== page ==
Posted by Theo de Kreijger on April 18, 2002 at 21:07:05:
In Reply to: Telling Good Prints from Bad posted by Kettel on April 17, 2002 at 02:48:01:
It's a confusing world out there, but your questions already hold a lot of answers to! Just for the fun of it I'll try to explain some of the terms you found in the overcrowded eBay market:
### woodblock ### is not a woodblock, but a print derived from the surface of at least one manually carved cherrywood block, also described as "blockprint", "wdblock", "woodbl", "woodcut", "blockpr", "ukiyo-e print", "Japanese print", "Japanese engraving", "woodblock painting", "oban", "oriental print" and various combinations of the previous words.
### genuine ### means anything and nothing at the same time. A "genuine japanese woodblock print" might be printed yesterday in Japan or in 1664. It might be designed by or after some artist, carved by anyone with a knife and a woodblock and printed by anyone who has ink and paper. Of course at least one of them should have some connection to Japan.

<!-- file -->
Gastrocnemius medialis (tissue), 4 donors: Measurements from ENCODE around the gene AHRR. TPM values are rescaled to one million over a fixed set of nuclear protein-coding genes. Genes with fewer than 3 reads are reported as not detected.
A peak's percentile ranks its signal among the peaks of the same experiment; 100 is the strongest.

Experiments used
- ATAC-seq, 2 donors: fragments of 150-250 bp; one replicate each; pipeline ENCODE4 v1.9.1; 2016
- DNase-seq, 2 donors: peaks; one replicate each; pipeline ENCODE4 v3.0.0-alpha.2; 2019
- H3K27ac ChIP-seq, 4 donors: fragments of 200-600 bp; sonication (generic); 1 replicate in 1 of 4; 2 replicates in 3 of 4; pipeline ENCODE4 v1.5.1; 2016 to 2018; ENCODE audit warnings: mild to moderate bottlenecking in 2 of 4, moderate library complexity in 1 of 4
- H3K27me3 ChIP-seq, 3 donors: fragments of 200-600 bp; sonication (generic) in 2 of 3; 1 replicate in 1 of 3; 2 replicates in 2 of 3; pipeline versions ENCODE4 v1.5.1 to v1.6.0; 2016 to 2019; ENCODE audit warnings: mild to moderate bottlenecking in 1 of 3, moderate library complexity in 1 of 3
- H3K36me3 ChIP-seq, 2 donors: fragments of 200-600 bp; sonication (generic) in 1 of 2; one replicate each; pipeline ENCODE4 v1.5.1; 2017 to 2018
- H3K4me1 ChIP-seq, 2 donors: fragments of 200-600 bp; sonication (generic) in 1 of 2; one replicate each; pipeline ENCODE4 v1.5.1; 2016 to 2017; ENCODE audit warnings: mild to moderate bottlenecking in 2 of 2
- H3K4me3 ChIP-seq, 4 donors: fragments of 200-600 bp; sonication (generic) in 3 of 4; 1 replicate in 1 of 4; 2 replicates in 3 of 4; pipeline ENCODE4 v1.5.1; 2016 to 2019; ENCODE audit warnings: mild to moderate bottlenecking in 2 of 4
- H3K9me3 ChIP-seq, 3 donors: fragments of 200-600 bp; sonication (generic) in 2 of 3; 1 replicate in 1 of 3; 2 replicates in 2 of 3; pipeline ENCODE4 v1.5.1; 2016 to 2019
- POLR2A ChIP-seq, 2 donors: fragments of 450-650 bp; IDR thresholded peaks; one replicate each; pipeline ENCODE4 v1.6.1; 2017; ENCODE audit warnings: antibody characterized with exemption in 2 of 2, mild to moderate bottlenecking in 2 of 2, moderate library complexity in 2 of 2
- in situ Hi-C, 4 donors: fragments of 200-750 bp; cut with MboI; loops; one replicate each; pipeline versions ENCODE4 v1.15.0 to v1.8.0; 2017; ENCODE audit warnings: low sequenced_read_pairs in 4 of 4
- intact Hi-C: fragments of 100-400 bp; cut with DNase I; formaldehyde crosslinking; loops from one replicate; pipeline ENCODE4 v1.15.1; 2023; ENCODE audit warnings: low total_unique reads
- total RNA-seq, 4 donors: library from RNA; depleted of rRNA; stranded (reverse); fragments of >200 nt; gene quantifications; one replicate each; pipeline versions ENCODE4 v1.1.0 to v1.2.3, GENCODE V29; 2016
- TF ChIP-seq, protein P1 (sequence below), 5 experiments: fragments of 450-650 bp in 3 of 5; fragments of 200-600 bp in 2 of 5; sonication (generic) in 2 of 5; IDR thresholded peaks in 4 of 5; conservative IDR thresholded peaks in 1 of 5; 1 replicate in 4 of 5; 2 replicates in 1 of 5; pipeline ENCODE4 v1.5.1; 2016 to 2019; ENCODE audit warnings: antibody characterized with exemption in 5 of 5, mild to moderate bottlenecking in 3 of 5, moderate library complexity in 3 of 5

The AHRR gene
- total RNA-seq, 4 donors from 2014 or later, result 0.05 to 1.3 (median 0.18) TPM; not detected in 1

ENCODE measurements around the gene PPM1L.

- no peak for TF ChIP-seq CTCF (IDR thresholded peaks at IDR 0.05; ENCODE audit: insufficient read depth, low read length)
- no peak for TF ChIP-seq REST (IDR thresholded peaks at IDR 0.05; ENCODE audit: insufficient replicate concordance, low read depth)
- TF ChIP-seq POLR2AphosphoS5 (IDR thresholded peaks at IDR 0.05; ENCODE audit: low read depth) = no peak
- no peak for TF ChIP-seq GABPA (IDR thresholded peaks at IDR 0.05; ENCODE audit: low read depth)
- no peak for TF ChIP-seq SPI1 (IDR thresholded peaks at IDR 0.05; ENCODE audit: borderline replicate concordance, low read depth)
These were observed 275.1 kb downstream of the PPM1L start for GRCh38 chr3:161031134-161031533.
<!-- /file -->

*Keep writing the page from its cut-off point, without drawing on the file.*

### authentic ### means that the seller claims that he can garantee that the print has some authenticity, but you have to ask what kind of autheticity he means. Perhaps he knows the former owner who thought it was "authentic".
### original ### means that it's a woodblock by origin and not a reproduction printed in an other fashion. What it doesn't say is whether or not the printed matter is published by the original publisher, printed by the original printer, carved by the original carver, designed by the original designer and originates from the original time it should belong to. Confused? I know an original painting after an original copy of an original Japanese print. And it was made by Vincent Van Gogh and is worth more than the whole lot at eBay :o)
### antique ### only indecates that the seller knows at least one French word meaning that the object is visibly older than yesterday.
### old ### or even worse ### older ### suggests that it's younger than "antique", but just as bad looking.
Conclusion: if you're interested in a print, you should ask the seller the details untill he gets really anoyed with your questions. Turn the whole internet and local library upside down and try to get as much info as possible. Also ask detailed questions on forums like this and build a huge collection of digitised scans before you buy.
Fun: buy something very cheap without asking anything and laugh you hart out when it's crap or a masterpiece :o)=)
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